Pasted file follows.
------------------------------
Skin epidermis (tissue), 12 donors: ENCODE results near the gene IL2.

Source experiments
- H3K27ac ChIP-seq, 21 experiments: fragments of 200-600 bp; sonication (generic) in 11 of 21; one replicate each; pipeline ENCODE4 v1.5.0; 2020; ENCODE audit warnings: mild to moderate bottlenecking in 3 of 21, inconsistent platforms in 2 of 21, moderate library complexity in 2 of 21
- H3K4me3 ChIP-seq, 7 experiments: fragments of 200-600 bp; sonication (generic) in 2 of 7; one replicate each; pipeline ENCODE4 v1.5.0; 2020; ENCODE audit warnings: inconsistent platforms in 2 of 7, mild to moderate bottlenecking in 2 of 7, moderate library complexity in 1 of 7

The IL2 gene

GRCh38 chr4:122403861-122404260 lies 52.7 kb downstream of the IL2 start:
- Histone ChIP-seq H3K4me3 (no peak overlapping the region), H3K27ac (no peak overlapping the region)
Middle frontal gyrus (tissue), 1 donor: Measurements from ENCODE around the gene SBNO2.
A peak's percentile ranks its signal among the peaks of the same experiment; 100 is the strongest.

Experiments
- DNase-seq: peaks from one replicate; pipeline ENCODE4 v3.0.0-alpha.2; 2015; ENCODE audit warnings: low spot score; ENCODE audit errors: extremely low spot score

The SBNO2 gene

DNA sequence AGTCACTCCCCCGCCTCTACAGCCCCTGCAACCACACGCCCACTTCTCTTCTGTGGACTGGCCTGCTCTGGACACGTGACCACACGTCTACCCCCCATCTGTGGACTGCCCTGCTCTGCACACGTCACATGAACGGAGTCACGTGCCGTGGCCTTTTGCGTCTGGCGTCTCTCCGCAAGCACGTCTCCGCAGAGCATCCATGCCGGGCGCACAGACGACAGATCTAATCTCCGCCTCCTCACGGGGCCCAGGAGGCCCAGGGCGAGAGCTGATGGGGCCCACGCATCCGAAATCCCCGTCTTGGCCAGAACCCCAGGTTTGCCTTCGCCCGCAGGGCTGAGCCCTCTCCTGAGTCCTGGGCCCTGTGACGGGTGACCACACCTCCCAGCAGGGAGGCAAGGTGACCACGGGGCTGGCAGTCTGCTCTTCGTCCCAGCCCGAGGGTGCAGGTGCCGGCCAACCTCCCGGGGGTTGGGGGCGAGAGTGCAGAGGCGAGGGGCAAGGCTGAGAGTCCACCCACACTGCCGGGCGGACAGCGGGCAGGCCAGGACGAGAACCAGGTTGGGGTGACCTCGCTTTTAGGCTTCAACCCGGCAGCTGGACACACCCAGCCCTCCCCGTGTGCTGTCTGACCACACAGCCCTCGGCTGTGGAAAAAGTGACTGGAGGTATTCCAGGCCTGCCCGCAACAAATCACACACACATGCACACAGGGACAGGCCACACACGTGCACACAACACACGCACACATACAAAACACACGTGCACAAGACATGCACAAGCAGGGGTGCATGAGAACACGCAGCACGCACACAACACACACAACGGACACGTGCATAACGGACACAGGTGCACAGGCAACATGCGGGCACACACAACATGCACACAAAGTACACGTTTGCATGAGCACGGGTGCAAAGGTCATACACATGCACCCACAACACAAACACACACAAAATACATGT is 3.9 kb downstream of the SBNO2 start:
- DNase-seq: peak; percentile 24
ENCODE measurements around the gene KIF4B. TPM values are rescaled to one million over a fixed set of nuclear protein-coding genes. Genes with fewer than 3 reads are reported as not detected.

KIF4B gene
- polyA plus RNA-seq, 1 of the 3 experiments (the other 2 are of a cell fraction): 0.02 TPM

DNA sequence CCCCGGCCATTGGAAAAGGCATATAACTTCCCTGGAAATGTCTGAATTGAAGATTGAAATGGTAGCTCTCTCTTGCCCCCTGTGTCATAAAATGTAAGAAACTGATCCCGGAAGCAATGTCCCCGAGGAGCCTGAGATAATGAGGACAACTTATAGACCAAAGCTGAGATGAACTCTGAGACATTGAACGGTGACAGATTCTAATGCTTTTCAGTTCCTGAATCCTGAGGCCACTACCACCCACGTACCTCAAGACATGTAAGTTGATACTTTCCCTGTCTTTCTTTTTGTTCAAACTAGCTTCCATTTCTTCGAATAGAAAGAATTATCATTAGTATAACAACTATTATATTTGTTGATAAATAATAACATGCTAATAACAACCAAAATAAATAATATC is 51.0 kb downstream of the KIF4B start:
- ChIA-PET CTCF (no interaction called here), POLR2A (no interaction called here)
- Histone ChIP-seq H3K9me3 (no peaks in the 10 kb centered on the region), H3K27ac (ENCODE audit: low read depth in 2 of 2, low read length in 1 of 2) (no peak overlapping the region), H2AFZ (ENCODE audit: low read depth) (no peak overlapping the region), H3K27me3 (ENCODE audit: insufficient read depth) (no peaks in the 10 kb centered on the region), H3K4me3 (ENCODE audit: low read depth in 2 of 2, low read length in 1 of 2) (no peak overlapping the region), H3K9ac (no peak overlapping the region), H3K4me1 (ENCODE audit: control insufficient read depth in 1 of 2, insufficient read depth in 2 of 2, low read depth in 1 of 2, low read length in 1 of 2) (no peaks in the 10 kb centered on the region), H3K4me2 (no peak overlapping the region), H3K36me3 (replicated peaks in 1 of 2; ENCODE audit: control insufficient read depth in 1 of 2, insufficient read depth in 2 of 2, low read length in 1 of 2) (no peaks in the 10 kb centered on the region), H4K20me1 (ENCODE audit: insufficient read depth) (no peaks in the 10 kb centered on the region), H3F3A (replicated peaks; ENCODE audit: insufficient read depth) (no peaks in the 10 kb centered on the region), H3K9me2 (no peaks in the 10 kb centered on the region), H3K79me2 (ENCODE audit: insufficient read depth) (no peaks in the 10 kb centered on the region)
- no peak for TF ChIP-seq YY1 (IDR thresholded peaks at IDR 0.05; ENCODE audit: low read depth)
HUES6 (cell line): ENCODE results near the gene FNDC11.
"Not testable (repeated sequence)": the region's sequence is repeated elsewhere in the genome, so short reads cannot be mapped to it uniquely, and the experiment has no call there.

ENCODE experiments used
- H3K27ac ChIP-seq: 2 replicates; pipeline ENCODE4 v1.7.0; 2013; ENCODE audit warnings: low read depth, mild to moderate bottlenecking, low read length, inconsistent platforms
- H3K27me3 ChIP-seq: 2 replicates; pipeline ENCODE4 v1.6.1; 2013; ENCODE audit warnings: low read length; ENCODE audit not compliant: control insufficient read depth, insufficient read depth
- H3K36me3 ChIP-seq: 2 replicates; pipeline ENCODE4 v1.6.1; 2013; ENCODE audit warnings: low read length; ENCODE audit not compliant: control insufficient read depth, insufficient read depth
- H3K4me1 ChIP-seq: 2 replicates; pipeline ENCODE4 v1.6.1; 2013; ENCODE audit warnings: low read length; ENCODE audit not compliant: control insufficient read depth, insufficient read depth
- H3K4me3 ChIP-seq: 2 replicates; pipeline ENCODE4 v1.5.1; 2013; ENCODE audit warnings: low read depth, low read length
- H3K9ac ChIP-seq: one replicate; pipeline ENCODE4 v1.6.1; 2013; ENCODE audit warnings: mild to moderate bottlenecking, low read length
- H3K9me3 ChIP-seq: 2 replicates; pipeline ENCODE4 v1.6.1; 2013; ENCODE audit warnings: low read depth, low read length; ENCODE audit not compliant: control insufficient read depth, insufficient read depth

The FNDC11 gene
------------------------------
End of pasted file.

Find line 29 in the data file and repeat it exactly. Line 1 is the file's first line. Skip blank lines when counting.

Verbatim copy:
- H3K4me3 ChIP-seq: 2 replicates; pipeline ENCODE4 v1.5.1; 2013; ENCODE audit warnings: low read depth, low read length